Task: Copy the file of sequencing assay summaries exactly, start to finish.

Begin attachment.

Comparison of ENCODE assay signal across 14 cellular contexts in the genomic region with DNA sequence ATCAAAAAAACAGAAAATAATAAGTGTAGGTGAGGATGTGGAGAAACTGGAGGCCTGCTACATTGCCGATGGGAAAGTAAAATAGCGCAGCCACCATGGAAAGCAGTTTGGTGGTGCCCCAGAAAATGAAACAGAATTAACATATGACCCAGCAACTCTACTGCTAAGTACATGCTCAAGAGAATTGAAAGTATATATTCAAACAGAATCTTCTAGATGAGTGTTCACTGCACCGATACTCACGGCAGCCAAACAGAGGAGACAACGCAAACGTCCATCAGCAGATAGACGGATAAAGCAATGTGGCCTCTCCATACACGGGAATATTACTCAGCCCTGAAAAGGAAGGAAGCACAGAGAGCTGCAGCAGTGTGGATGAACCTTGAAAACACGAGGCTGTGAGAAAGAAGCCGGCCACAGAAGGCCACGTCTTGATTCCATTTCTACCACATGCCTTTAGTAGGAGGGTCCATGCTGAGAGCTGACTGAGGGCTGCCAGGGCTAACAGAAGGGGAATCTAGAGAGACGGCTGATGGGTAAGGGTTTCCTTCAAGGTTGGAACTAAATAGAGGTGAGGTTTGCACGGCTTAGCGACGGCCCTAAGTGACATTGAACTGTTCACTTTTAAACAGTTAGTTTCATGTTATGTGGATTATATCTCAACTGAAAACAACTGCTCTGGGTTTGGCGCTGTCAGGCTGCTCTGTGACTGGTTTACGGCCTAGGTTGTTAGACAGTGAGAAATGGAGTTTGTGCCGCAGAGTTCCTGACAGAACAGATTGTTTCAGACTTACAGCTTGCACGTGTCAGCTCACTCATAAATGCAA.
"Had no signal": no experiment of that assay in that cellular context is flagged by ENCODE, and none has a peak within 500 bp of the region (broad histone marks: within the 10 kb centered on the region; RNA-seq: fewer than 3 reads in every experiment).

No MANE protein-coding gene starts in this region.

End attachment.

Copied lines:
Comparison of ENCODE assay signal across 14 cellular contexts in the genomic region with DNA sequence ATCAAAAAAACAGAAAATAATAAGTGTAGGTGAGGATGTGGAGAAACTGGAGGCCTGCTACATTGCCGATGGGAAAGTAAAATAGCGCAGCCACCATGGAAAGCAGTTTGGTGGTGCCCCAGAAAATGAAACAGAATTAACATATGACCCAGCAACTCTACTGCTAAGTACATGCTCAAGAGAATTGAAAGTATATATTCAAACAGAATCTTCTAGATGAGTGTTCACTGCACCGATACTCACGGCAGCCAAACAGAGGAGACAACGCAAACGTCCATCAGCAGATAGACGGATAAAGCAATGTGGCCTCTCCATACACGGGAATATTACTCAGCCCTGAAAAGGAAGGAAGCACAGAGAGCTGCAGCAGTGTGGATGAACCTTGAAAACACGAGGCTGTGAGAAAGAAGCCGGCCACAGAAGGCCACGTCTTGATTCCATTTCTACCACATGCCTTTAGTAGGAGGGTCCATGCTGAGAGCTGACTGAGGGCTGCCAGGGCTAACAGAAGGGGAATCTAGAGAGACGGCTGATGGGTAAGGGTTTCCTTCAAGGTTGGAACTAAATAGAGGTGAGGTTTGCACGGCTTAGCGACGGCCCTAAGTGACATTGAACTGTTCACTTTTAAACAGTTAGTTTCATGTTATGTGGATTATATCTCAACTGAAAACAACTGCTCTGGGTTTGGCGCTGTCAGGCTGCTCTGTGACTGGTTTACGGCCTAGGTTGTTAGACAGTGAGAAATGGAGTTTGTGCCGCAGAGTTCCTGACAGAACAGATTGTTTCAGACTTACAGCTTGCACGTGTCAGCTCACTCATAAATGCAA.
"Had no signal": no experiment of that assay in that cellular context is flagged by ENCODE, and none has a peak within 500 bp of the region (broad histone marks: within the 10 kb centered on the region; RNA-seq: fewer than 3 reads in every experiment).

No MANE protein-coding gene starts in this region.